Cycling Day 34: Montargis To Fontainebleau

Click here to see the detailed statistics of today’s cycle.

A short cycling day – just 56 km – but it was planned that way and puts me within a normal cycling day’s ride of the centre of Paris. But back to Montargis…

I’m pretty good at telling how good or bad a campsite will be within moments of arriving and I could certainly have told you that there was something not altogether right about Camping de la Forรชt in Montargis. Dark, quiet, functional, a little dated, the odd old caravan gathering moss… The reason I stayed was simply that there were also new camper vans also dotted around the site and three tents. I was given free reign to choose a pitch and after circling the site for a few minutes found one that wasn’t too far away from some camper vans and two of the tents. Men in their late 20s turning up without any transport later in the evening had me questioning my decision to stay there. They made me feel uneasy, lighting a fire (which according to the signs was banned) and staying up until well past 2am. There was no security of the site to tell them otherwise. What were they doing? I did fall asleep but also spent significant chunks of the night wide awake, listening. It’s not good for the soul… Waking for the final time and finding it to be light outside and seeing that the bike was still where I had left it was of sufficient relief to warrant a post in itself – see below.

The night did leave me somewhat knackered so having already chosen to cycle only as far as Fontainebleau was fortuitous. However, once packed and back on the road, I still hadn’t worked out the route. Over coffee in Montargis centre I looked at the map (which ran out just north of Nemours; I was hoping that my maps for the central and north eastern regions of France would overlap and cover Paris but they don’t) and my eye followed the line of the Canal du Loing – which is supposed to form the route of the Eurovelo 3 – before it fell off the edge of the page. I didn’t really want to end up on thin towpaths similar to those of the Canal d’Orlรฉans yesterday so focussed my attention on the roads instead. The D207 looked pretty heavy duty – red dual carriageway on the map – so turned to Google cycle directions. It was a good decision.

Most of the first 10km from Montargis was along a quiet access road following the route of the canal, the adjacent railway and also the D207. Another one of those places where all the infrastructure seems to have been squeezed into a narrow strip of land, just like I found along the Ruta de la Plata in Spain (and back in 2010 along the valleys of Switzerland). Alas it wasn’t to last and for the next part of the journey – what remained of the cycle to Nemours – I was directed back into the main road. Traffic was fine however; few lorries, just the cars going about their Saturday morning business.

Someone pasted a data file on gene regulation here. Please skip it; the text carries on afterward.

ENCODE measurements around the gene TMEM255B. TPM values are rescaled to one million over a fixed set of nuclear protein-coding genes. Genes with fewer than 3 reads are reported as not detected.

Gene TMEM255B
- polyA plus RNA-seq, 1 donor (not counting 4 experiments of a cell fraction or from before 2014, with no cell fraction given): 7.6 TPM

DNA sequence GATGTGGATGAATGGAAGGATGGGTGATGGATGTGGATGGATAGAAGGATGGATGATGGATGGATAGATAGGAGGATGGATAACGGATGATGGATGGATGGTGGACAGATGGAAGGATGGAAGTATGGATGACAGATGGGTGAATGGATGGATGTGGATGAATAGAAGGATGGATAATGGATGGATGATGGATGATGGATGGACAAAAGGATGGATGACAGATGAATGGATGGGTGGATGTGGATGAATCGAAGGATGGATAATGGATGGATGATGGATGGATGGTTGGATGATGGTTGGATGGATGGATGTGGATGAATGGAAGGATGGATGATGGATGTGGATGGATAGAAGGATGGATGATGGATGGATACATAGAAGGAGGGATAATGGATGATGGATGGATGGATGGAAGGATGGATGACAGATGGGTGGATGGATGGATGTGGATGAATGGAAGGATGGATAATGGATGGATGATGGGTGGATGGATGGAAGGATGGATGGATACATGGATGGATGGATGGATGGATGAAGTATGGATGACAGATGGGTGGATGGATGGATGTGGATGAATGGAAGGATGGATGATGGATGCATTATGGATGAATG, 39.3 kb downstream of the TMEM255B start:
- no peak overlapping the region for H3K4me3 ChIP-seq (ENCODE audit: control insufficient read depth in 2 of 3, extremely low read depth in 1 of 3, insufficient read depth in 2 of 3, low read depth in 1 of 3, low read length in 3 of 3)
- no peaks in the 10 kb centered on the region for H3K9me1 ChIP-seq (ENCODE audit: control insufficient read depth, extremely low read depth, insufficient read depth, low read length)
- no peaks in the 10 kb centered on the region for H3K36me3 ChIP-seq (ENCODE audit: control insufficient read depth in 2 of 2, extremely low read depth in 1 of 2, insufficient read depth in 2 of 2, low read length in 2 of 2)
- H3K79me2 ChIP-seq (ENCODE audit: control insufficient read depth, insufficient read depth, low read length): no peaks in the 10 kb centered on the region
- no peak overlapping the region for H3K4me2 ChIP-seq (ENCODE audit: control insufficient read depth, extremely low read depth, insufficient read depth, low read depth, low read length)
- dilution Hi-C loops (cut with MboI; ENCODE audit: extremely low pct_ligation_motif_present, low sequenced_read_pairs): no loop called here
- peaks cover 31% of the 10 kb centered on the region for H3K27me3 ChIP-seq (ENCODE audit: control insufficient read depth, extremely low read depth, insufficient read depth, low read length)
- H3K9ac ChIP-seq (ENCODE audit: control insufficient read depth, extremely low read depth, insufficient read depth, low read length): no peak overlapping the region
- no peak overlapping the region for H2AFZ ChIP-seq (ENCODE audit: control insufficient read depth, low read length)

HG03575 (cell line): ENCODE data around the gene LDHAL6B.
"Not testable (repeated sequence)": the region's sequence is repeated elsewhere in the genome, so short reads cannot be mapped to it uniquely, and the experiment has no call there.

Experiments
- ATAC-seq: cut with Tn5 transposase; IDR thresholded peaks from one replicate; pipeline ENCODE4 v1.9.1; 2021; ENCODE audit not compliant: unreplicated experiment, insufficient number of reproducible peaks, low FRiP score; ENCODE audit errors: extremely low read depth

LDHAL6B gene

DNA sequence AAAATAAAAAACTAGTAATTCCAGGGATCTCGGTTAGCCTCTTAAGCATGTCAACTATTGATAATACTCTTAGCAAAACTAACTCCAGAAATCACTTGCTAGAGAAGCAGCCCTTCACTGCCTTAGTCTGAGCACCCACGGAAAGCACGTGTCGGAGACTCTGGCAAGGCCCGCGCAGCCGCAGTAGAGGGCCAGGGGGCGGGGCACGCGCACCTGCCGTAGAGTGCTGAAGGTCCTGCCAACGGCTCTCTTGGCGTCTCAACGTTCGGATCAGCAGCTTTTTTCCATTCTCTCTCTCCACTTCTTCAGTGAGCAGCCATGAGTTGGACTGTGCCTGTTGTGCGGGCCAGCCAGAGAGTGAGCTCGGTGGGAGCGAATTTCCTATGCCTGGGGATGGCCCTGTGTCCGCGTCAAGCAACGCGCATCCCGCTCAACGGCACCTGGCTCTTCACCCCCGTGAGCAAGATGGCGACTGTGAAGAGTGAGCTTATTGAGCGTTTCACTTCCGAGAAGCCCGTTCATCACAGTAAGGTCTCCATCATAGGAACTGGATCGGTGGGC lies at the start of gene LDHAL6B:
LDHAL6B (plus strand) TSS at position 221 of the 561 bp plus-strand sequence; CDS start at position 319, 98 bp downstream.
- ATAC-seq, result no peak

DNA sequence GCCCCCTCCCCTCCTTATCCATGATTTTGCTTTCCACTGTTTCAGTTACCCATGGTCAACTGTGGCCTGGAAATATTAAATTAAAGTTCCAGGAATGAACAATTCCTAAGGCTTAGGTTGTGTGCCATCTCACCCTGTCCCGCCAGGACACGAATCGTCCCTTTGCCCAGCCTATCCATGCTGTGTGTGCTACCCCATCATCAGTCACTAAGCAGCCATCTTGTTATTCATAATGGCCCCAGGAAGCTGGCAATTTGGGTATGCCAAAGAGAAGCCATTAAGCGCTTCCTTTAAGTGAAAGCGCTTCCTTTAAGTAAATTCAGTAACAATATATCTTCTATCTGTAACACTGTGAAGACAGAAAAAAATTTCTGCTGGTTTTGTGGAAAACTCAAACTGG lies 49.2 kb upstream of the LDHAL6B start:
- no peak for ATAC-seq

In the centre of Namours, Google’s directions sent me down a steep flight of steps to the canal. Mmm… Perhaps not so great after all. I gave them the benefit of the doubt and found an alternative route before following the suggested path along the canal. This seemed to be working fine; it was a proper path rather than a thin line of gravel until… a footbridge. Ah… Abort! I found a nearby road and followed the directions for Fontainebleau.

Next up was the first bit of climbing since… Well, I suspect since I left Pamplona in the direction of the French border and Saint-Jean-Pied-de-Port (I’m getting excessive hyphen flashbacks). It appears that the forest of Fontainebleau and the chateau itself are built upon a great ‘massif’ as the French call it. The road was similarly ‘massive’ – a great wide corridor through the trees – and I think that George Patten lead his troops along this road in the days leading up to the liberation of Paris. Several monuments along the way implied as such. More research needed later. 

After the climb there was a bit of downhill before arriving in the town of Fontainebleau. I always imagined the chateau to exist in glorious symmetrical isolation. More of the symmetry in a second but as for isolation, well, far from it. The towns of Fontainebleau and Avon have grown to feed off the chateau in the same way that Windsor feeds off the castle. I cycled past the chateau preferring to find the campsite, erect the tent and return to explore. I did just that adding an extra 6 km to the day but it was the best thing to do.

However, by the time I had made it back to Fontainebleau chateau, fatigue was kicking in big time. A combination of lack of sleep the previous evening and combining a sightseeing event with a cycling day. I queued to buy my โ‚ฌ11 ticket and wandered around the apartments of Kings, Queens, Emperors, Empresses and one Pope fairly half-heartedly. I spent just as much of my time people watching as I did looking at the furniture, ceilings, (short) beds and the like. Not a bad little place in which to live but I’ve seen better. Even the French live of symmetry seemed to have been abandoned at Fontainebleau. On another day with more energy I would have cycled away with a very different impression about the place but today, I just wanted to get back to the campsite, sit in the sun, relax and do very little until writing this. That’s exactly what I did… 

Tomorrow: Paris and then Monday a proper day off with… a bunch of teenagers that I used to teach. What could possibly be more relaxing that that?!

Categories: Cycling

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1 reply »

  1. What sort of security measures do you take with Reggie overnight while camping?
    What about hotels? Will they let you bring him to your room?

What do you think?